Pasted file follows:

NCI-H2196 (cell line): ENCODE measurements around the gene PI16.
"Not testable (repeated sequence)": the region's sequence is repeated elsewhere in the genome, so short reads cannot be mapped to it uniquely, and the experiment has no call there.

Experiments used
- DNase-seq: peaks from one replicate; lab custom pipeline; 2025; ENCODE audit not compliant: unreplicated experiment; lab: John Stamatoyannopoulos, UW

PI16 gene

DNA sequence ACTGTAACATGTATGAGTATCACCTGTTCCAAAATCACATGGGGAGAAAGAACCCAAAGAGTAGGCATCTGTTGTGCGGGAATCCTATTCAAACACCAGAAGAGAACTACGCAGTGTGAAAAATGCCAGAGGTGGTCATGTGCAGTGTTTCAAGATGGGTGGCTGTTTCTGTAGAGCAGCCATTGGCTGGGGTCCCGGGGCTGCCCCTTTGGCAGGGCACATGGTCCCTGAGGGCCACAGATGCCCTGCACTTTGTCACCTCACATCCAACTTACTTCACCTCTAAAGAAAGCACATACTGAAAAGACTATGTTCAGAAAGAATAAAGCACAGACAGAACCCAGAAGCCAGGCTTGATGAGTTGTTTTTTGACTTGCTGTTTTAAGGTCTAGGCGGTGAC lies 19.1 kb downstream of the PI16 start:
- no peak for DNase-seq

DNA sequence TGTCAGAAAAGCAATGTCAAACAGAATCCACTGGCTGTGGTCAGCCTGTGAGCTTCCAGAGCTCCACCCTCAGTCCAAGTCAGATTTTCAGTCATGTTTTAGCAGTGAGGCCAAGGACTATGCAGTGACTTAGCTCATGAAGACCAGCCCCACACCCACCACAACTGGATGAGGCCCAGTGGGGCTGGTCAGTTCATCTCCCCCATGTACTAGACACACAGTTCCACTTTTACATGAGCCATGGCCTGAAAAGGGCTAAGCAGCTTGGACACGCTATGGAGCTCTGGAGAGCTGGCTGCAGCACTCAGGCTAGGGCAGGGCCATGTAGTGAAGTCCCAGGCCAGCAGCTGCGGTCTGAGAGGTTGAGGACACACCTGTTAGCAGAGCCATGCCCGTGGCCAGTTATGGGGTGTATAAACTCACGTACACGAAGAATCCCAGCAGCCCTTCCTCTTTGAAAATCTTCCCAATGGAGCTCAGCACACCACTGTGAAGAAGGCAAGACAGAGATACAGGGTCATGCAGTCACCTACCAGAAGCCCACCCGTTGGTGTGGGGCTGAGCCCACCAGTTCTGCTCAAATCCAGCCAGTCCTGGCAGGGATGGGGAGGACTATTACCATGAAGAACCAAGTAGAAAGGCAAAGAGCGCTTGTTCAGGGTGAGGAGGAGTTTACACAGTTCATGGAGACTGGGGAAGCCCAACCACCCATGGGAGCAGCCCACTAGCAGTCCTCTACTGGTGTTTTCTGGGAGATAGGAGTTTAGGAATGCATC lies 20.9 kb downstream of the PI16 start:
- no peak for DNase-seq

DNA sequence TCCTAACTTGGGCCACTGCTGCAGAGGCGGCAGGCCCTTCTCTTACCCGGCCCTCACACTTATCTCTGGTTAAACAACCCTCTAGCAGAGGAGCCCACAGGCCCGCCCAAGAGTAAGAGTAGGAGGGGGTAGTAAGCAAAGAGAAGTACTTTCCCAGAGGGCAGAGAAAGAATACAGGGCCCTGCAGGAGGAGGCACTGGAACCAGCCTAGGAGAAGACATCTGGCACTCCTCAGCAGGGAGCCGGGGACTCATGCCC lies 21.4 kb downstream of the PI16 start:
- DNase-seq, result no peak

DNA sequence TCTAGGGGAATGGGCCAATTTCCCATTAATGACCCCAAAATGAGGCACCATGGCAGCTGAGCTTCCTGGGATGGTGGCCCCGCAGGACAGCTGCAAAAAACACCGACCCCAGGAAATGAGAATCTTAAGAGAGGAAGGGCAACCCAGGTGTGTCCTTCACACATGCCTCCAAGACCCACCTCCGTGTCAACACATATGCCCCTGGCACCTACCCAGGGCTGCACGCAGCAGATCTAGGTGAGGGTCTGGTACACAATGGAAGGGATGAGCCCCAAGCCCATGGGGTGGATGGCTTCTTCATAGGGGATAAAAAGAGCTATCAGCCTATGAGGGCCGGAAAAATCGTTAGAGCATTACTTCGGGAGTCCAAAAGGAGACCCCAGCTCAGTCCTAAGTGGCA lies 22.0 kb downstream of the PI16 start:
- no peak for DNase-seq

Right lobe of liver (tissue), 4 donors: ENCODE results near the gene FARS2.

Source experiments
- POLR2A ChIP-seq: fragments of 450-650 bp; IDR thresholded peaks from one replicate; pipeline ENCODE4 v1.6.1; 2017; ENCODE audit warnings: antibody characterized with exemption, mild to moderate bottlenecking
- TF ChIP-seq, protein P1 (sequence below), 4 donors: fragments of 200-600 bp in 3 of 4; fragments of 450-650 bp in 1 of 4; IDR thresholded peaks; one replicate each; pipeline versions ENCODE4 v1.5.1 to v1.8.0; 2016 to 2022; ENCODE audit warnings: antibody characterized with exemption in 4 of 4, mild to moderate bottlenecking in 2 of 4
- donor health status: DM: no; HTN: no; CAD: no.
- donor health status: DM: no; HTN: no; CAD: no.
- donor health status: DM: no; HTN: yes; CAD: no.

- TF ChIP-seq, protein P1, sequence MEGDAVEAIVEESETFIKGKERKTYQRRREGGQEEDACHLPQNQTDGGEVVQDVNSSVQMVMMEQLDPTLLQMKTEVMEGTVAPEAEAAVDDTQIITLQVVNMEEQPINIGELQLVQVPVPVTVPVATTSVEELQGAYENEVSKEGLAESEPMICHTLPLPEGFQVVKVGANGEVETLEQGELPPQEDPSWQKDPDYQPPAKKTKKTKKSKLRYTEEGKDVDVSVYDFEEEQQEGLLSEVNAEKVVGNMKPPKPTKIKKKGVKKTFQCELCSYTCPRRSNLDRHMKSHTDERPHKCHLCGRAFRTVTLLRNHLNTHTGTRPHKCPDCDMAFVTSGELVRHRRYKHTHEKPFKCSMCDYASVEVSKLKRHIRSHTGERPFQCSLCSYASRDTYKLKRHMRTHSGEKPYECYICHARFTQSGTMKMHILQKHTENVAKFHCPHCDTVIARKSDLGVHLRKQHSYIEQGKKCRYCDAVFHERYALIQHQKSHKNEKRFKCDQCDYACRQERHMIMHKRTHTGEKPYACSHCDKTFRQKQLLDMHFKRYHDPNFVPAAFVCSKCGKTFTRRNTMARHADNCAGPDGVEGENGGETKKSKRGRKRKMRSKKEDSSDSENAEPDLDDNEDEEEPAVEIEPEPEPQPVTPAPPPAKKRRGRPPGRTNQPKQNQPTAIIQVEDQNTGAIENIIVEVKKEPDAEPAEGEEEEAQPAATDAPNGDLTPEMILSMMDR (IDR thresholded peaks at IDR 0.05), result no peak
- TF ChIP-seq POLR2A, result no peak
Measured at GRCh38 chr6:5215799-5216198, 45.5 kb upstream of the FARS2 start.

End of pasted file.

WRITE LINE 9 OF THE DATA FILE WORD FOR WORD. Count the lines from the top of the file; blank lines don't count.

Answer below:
- no peak for DNase-seq